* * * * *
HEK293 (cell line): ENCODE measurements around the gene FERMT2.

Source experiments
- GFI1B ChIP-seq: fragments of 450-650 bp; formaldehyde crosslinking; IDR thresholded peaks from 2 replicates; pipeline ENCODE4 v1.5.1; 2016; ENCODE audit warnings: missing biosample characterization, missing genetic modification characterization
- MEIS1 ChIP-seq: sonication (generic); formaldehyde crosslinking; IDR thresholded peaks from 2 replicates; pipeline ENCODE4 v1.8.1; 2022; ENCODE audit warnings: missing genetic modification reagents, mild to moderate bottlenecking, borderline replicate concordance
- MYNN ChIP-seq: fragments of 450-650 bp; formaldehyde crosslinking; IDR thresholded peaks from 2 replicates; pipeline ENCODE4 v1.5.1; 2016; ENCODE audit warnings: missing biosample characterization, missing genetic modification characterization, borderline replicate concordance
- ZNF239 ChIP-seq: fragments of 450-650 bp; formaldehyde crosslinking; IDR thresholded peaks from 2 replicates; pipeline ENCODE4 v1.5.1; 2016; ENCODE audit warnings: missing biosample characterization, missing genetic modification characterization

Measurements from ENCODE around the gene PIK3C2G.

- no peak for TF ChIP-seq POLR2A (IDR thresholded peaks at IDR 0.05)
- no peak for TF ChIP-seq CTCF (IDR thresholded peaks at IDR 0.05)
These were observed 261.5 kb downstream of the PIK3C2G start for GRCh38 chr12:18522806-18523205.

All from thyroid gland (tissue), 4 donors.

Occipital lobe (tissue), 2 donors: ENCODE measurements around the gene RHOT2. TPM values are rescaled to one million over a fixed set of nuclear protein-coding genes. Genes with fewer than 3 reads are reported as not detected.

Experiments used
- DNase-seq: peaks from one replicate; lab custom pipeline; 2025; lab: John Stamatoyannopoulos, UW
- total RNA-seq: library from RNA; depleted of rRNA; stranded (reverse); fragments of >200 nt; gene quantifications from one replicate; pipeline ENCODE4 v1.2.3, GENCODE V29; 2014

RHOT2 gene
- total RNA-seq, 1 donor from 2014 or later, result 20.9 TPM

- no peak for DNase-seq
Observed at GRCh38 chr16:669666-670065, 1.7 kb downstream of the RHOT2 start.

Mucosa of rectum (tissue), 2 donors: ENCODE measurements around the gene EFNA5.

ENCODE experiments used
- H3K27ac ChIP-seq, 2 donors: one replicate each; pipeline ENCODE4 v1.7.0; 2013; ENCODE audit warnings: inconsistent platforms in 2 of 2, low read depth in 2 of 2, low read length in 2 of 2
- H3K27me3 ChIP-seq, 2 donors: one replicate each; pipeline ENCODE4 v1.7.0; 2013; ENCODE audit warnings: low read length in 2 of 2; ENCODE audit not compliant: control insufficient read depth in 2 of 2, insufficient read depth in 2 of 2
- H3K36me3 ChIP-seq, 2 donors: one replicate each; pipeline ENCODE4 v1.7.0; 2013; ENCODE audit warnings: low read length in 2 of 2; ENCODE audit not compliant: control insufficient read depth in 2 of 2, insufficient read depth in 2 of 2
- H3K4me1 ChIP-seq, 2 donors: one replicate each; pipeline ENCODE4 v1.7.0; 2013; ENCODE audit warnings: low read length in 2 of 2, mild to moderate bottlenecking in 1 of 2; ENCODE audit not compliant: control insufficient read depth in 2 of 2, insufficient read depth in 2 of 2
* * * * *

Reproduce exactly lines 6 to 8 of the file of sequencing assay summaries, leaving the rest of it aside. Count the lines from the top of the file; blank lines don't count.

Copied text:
- ZNF239 ChIP-seq: fragments of 450-650 bp; formaldehyde crosslinking; IDR thresholded peaks from 2 replicates; pipeline ENCODE4 v1.5.1; 2016; ENCODE audit warnings: missing biosample characterization, missing genetic modification characterization

Measurements from ENCODE around the gene PIK3C2G.

- no peak for TF ChIP-seq POLR2A (IDR thresholded peaks at IDR 0.05)